You must apply for this before your travel to the EU, but until then, you can still enter with a valid passport. A lot of folks misunderstood the new process and thought it was going to start in early 2021, but the EU released a press release to explain that the changes will be enforced in 2023. However, this isn’t a visa that grants people access to the EU.
Authentication or legalization of a document that is issued in Canada is a process that will verify, prove, and confirm the genuineness of the position of an official. Each document needs to be stamped by authorized people to allow for it to be recognized throughout the EU.
A lot of the time, the process is theoretically easy. You must submit the documents to get Global Affairs Canada. Every single document must get an official stamp if they are to be recognized. Once they are all stamped, you might have to submit them to the country’s embassy in Canada on where you are planning on going to in the EU so they can be legalized.
Although the process sounds easy, if you are an individual company wanting to do business in the EU, the process can cause a lot of stress. Trying to source the correct documentation and other paperwork might prove to be a lot more challenging than you initially thought. If you have invested heavily, and you are desperate to get to the EU as soon as possible, the process might take a lot longer if you plan on doing it all yourself.
There are plenty of agents out there that can help you through the entire process. They will review your documents before you hand them over to Global Affairs and the embassy, and they will be able to give you expert advice on the process. Experienced agents will understand the current requirements that the Global Affairs officials are looking for. Without having these documents organized before your trip who will struggle to do business in the EU. If you do business without having the paperwork on hand, you could find yourself in trouble with authorities in the EU, which will reflect badly on your business the next time you plan on working inside the European Union.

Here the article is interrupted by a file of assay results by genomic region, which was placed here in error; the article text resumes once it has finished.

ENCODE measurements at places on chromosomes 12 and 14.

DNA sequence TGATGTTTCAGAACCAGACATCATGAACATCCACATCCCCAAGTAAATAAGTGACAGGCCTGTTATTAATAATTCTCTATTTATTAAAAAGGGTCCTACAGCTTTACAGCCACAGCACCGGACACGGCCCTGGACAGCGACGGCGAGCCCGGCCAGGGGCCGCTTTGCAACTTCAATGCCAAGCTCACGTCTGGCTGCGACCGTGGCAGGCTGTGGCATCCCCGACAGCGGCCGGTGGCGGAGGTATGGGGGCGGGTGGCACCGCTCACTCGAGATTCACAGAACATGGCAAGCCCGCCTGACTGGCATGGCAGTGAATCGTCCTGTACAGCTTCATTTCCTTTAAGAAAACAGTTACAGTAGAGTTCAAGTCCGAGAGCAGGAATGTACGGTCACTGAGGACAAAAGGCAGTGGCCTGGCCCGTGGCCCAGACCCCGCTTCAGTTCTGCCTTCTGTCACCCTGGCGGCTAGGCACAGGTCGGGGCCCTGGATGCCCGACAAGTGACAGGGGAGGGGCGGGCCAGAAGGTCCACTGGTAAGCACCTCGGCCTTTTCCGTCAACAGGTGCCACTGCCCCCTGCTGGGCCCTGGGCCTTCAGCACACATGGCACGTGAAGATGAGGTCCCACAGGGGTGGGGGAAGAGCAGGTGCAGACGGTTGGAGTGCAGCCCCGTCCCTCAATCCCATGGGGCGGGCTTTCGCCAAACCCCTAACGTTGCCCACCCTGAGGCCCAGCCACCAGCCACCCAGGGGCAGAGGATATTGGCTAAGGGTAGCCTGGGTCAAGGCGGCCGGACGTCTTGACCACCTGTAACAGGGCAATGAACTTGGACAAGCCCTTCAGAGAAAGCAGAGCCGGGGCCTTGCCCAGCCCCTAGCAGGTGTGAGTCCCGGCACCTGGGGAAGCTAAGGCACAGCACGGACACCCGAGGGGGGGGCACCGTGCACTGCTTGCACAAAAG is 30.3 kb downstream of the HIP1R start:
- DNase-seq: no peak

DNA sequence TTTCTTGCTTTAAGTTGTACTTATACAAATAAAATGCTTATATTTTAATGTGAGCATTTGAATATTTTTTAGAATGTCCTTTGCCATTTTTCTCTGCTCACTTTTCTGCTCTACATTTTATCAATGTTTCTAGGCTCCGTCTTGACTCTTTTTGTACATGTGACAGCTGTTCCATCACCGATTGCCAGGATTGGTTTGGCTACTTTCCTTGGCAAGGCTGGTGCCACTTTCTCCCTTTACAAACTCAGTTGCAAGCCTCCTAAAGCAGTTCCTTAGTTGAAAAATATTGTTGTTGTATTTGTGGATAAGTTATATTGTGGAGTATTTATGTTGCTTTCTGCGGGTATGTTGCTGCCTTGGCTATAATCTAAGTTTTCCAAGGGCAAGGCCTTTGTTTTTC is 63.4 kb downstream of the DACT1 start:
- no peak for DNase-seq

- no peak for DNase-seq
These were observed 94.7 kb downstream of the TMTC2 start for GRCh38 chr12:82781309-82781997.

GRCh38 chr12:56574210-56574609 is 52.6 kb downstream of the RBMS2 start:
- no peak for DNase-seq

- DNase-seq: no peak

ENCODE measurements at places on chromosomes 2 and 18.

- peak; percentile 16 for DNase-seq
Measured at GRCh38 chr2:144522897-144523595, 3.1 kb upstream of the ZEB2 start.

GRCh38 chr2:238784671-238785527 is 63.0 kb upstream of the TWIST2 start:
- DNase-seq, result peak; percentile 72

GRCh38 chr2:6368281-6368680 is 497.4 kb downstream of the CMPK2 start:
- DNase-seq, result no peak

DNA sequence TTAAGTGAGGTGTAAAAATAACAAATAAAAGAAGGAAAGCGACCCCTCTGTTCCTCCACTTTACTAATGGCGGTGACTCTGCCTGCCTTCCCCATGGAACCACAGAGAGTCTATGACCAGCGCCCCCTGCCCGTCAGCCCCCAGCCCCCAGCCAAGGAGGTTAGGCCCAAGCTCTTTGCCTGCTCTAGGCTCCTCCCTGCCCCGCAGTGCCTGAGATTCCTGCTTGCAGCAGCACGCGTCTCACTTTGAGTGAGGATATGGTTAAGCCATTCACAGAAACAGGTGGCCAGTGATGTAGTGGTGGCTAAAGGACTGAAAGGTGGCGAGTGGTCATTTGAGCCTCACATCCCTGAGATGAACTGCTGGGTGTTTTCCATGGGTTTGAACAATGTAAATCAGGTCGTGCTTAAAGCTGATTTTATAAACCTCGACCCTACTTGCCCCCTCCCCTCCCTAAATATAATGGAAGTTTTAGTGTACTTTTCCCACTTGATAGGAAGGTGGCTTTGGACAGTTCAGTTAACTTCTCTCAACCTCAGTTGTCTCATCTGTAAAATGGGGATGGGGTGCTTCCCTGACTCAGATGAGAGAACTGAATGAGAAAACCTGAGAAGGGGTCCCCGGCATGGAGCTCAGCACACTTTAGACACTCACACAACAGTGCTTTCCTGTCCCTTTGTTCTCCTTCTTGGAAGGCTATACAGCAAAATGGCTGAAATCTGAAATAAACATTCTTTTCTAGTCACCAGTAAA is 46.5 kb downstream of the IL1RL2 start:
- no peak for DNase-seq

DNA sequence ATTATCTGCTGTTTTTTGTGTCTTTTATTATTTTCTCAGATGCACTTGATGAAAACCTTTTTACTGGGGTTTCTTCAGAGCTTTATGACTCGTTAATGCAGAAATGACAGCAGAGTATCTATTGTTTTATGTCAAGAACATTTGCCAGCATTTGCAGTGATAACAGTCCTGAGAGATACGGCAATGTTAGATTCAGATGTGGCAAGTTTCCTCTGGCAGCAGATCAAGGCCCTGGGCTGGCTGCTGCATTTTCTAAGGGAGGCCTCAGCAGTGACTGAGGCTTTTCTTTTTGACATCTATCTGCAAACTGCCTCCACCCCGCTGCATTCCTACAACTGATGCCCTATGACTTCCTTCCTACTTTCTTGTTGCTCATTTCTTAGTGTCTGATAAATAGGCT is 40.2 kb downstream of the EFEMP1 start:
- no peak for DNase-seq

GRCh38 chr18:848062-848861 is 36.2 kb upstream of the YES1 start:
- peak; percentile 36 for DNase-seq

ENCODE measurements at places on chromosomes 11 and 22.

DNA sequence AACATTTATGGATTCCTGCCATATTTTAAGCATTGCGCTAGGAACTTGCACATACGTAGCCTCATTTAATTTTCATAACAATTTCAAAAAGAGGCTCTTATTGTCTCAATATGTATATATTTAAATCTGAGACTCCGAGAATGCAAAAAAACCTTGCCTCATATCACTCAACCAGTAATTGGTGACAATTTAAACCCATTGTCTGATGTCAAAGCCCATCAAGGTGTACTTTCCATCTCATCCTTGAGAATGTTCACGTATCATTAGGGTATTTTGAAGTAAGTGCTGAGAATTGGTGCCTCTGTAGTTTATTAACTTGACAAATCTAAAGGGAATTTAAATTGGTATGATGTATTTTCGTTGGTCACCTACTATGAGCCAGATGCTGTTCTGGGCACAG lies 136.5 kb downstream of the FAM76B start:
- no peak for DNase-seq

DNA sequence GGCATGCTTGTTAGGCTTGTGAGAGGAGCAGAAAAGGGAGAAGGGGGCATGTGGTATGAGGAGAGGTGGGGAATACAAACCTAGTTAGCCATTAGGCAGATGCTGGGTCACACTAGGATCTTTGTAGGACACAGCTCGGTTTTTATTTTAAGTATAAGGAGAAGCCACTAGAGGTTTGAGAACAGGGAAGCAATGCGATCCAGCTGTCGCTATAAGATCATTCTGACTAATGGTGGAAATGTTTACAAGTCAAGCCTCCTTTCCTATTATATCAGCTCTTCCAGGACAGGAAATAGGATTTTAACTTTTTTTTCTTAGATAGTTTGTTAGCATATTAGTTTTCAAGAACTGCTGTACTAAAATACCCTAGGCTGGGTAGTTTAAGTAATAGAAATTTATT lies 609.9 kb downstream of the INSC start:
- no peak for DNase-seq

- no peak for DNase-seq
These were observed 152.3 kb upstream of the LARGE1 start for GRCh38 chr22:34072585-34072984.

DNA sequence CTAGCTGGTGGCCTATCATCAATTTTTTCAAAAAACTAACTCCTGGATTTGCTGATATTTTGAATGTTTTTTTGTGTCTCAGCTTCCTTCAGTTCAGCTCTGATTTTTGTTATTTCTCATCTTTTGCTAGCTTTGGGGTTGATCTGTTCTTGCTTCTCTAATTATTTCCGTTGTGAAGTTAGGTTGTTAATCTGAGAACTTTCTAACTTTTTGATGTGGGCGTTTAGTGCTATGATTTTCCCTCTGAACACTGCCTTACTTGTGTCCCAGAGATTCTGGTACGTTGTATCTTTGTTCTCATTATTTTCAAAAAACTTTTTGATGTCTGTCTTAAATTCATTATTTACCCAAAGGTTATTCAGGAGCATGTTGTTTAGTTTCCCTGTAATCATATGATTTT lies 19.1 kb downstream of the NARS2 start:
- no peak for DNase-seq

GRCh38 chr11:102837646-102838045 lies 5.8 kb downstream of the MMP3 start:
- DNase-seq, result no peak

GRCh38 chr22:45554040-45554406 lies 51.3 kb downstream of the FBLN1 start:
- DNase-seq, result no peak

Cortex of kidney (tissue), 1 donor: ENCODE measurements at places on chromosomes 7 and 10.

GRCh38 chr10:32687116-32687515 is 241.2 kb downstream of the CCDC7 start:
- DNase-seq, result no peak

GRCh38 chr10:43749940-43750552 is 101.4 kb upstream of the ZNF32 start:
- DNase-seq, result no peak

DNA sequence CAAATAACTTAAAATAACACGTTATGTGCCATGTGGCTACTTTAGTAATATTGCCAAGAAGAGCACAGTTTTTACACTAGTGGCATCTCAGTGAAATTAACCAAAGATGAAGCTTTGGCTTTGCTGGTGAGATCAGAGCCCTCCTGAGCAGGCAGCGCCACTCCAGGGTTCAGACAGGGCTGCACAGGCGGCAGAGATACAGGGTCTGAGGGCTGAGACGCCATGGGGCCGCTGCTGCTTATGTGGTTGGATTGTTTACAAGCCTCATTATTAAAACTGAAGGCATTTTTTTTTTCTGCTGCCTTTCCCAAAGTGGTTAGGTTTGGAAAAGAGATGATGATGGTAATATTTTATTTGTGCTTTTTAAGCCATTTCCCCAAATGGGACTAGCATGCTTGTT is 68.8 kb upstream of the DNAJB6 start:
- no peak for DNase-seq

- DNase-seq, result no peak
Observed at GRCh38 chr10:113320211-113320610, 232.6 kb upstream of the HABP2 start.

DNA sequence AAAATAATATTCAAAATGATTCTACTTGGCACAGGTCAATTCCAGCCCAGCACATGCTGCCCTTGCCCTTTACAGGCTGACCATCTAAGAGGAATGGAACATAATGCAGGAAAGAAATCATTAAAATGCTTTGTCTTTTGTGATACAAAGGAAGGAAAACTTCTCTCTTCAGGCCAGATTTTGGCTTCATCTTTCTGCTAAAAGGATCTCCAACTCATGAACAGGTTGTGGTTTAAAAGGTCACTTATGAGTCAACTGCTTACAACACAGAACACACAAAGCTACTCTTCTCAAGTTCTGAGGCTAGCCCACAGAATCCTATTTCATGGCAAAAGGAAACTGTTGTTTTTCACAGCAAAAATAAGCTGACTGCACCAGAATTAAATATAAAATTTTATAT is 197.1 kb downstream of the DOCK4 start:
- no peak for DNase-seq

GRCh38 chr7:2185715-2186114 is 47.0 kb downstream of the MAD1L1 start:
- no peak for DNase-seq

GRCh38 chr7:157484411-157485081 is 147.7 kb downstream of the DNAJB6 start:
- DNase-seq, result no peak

IRENA and the ESA Agree to Advance Energy Transition in Space Activities
The International Renewable Energy Agency (IRENA) and the European Space Agency (ESA) signed a Memorandum of Understanding (MoU) today to advance the global energy transition through space-based services and products. The new partnership was signed by the two Director-Generals Francesco La Camera and Josef Aschbacher in pursuit of the common goal to ensure sustainable long-term socio-economic development within planetary boundaries.
Data and images from satellites can play a significant role to help countries better assess the geographical potential of renewables, identify the best locations for projects, forecast weather patterns and support long-term planning of new renewable generation capacity and infrastructure.
Francesco la Camera, IRENA’s Director-General said: “Today’s partnership opens a new avenue of cooperation to advance the international cooperation on energy transition globally. While an energy system underpinned by renewables is key to decarbonising our world in line with climate goals, renewables bring socioeconomic benefits with economic opportunity and social equity at its heart. By combining IRENA’s knowledge on energy transition with ESA’s space research and technology, we can accelerate the low-carbon energy transition and promote sustainable growth.”
Under the agreement, IRENA and ESA will make use of space assets and data to improve renewable generation site location, access to energy, electrification modelling, renewable resource mapping and smart grid planning. Urban energy system planning with focus on local renewables may also benefit from satellite data while enhancing system resilience.
Making use of digital technologies including 5G and combining for example satellite imagery with artificial intelligence and big data provide a unique opportunity to enable a wider space economy and support energy transitions across the world.